For football players, their full-on sprints, quick directional changes, and rapid accelerations can propel them from a spectacular catch to a thrilling touchdown.

But there’s no “muscle” with the potential to block the player’s progress more than his own hamstring muscles, a group of three that run down the back of each thigh. Hamstring injuries are among the most prevalent across a variety of sports, including football, soccer, and lacrosse.

Now, the University of Notre Dame’s Department of Applied and Computational Mathematics and Statistics (ACMS) has partnered with Notre Dame’s Department of Athletics on a project funded by the National Football League (NFL) to investigate potential risk factors for hamstring injuries. The aim is to harness the knowledge that can help better identify at risk athletes and even predict injuries before they occur.

Sports Performance Associate Casey Metoyer demonstrates the hamstring test wearing sensors on his legs and feet

“Athletics is a fantastic place where we can use mathematical modeling, statistical analysis, and machine learning to apply all those techniques that we teach in the classroom to a real world scenario,” said Jonathan Hauenstein, professor and chair of the Department of ACMS.

The NFL Scientific Advisory Board in 2021 awarded $4 million to the University of Wisconsin and Australian Catholic University to develop the program, which kicked off in 2022. Notre Dame began collecting data this year. Other universities involved include Brigham Young University, the University of North Carolina at Chapel Hill, and Indiana University.

Approximately 70 players at Notre Dame underwent an MRI that created three-dimensional renderings of muscle volumes, tendon lengths, and other metrics. They also completed hamstring strength tests using a NordBord, a device the athlete kneels upon that measures strength in both hamstrings while the athlete tries to control a forward fall for as long as possible. A third test involved researchers fitting the players with seven sensors from the hips down. The sensors recorded information about leg movements while the men sprinted.

Metoyer demonstrates the hamstring strength tests using a NordBord, a device the athlete kneels upon that measures strength in both hamstrings while the athlete tries to control a forward fall for as long as possible

“The literature at this point is pretty mixed on running mechanics, and where that fits into an injury risk model,” said John Wagle, associate athletics director for sports performance. “Therefore, if we are able to gain clarity on the characteristics that matter for injury, then we can adjust our support from the Strength & Conditioning and Sports Medicine staffs to refine running mechanics.”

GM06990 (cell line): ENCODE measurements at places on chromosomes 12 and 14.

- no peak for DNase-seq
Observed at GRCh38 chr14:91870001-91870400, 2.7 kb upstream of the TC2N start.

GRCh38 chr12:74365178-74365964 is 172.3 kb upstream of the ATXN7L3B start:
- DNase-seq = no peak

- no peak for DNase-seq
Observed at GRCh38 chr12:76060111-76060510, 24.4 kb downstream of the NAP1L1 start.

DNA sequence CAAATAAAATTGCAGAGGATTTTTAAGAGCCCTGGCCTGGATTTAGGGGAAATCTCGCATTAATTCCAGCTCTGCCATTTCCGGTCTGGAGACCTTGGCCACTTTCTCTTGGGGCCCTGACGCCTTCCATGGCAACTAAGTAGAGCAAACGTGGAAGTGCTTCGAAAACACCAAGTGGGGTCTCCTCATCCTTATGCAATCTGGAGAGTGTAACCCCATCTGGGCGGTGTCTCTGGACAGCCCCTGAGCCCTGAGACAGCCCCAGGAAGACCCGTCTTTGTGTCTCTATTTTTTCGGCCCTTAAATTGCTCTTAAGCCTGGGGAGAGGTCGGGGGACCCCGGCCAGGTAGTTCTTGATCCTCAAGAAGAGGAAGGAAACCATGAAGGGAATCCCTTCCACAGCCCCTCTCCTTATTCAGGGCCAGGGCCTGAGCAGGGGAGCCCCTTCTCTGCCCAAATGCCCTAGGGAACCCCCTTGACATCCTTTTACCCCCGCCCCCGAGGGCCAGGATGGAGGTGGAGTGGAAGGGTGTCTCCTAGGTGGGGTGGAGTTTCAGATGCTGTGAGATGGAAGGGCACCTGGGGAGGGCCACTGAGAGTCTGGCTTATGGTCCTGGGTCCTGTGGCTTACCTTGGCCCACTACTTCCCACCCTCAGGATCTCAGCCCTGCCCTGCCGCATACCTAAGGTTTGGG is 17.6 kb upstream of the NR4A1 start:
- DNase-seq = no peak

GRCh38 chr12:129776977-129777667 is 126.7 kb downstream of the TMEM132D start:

All data will be de-identified for use in the broader study, so that none of the schools will see each other’s information.

However, each school can use their own data from the time of collection, Wagle and Hauenstein said. The lead investigator for the study is Dr. Bryan Heiderscheit, Department of Orthopedics and Rehabilitation, of the University of Wisconsin-Madison.

Megan McGinty, a rising junior from Phoenix, Arizona, is planning to attend medical school and become an orthopedic surgeon. McGinty, a data science minor, worked as an assistant for the project as part of her inclusion in the ACMS Summer Undergraduate Research Program. She was advised by Alan Huebner, teaching professor and director of undergraduate studies in ACMS.

She helped apply some of the leg sensors, but usually worked behind the computer as the sensors fed data to the software program.

McGinty applies leg sensors that record information about leg movements during sprints

“I’m excited about the use of technology in the medical field,” McGinty said, adding that while she won’t see any of the final data, she was allowed to look at some of the MRIs as a future medical student.

A former soccer player, McGinty said she spent about an hour prepping for the athletes’ arrival so that she could set up the sensors and computer, but noted the work didn’t interfere with any practices.

“Megan did a tremendous job of integrating her work in a manner that still allows us to move towards the main goal, which is to prepare these young men to reach their ceiling and be in a position to win championships,” Wagle said.

Of course, universities are not the only ones that will benefit from the information collected about hamstrings: The NFL considers it to be crucial knowledge.

"At the league, we recognize the significant burden hamstring injuries have on our elite athletes year after year, and have dedicated resources to analyzing the occurrence and type of lower extremity injuries to better identify ways we can further reduce them," said Dr. Allen Sills, NFL Chief Medical Officer, in a press release.

"We're hopeful that through the data-based approach outlined by Dr. Heiderscheit and his team, this funding will enable them to develop scientifically-based strategies that will advance the health and safety of our players in the years to come."

Megan McGinty, a rising junior, works behind the computer as sensors feed data to the software program

Wagle shared that he’s grateful to be working with the Department of ACMS and stressed that Notre Dame Athletics is fortunate to partner with the College of Science with the blessing of Santiago Schnell, the William K. Warren Foundation Dean. Wagle was grateful and excited to be able to work with Hauenstein, Huebner, and McGinty.

“Providing research opportunities is another way that we have the ability to be the best in the world at what we do,” he said. “We are very excited about this current project, but also about what we can build on in the future as we learn how these synergies can help both academics and athletics.”

Story by Deanna Csomo Ferrell; Photos by Barbara Johnston